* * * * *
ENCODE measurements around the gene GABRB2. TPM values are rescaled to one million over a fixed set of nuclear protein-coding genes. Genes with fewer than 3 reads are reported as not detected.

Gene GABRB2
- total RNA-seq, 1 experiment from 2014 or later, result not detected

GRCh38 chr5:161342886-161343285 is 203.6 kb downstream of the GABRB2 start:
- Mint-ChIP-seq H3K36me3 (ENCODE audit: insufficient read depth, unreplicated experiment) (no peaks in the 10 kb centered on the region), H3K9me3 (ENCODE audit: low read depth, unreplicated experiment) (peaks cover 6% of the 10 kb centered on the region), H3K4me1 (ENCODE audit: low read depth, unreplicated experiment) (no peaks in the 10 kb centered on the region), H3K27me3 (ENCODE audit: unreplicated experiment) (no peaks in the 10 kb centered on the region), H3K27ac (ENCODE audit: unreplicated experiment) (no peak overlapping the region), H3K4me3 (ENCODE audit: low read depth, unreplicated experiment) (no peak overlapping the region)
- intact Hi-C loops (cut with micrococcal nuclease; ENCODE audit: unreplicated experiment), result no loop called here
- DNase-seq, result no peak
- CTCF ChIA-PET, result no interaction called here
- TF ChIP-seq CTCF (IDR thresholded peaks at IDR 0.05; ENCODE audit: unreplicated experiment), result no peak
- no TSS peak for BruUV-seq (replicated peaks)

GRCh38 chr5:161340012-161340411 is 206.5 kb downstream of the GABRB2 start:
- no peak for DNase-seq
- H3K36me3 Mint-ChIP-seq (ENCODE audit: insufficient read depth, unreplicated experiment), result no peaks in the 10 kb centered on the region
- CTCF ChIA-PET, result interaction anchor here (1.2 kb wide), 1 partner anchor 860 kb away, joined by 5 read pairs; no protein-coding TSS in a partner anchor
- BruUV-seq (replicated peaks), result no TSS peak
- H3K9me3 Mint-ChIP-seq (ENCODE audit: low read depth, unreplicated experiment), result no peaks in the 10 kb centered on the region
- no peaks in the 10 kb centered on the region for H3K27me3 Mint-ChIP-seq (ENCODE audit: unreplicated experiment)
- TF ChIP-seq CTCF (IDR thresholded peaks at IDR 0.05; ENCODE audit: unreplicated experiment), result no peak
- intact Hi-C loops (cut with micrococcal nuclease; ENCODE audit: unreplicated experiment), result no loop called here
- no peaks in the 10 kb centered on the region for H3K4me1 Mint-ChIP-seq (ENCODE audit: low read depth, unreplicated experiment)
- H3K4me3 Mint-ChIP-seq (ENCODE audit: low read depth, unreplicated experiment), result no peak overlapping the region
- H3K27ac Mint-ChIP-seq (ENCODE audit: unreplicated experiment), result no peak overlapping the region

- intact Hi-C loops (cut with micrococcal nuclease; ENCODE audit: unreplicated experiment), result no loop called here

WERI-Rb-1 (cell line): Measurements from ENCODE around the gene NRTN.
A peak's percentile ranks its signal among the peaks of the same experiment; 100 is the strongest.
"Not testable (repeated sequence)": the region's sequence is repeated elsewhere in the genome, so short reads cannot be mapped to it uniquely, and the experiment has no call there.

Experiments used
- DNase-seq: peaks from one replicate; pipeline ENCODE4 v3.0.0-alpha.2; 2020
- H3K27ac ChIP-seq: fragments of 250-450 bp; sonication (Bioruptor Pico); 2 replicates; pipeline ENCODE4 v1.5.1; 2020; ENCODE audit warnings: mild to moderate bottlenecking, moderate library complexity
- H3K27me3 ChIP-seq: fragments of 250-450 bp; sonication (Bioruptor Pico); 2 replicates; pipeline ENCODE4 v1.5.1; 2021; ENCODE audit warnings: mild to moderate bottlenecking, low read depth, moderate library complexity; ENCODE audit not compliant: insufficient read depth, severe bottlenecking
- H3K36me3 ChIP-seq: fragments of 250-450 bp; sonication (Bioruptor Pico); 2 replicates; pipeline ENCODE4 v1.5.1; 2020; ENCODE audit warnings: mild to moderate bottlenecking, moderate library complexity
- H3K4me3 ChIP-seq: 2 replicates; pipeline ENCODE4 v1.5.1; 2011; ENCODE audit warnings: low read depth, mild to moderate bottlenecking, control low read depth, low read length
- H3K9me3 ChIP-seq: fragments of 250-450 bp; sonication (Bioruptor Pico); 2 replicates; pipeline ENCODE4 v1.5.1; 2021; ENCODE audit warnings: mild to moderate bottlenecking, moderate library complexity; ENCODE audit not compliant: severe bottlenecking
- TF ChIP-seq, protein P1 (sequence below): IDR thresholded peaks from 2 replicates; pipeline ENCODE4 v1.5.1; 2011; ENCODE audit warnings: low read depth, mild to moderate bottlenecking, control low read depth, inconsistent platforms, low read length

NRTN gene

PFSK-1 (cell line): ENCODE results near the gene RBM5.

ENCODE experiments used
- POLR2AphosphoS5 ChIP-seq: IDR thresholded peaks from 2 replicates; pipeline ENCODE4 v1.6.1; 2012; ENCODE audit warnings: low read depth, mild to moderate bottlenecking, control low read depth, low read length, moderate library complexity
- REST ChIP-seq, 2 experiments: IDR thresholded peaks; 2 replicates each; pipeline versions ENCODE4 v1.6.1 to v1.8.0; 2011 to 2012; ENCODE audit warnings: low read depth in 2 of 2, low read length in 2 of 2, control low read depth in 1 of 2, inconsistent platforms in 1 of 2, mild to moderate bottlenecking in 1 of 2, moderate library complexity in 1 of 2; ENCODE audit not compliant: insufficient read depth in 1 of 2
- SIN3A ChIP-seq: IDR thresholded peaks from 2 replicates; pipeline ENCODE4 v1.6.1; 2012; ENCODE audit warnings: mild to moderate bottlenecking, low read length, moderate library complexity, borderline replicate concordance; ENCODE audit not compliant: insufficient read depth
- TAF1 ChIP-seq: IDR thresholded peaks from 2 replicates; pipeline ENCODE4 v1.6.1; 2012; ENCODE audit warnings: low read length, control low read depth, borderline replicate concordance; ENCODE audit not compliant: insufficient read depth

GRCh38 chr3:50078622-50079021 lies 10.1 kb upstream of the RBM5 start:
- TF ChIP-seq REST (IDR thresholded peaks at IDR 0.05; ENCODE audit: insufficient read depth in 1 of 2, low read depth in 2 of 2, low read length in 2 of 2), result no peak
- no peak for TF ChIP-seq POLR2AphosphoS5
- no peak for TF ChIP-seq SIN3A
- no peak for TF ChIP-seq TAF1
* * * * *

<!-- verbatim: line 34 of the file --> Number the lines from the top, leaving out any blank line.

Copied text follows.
- TF ChIP-seq, protein P1 (sequence below): IDR thresholded peaks from 2 replicates; pipeline ENCODE4 v1.5.1; 2011; ENCODE audit warnings: low read depth, mild to moderate bottlenecking, control low read depth, inconsistent platforms, low read length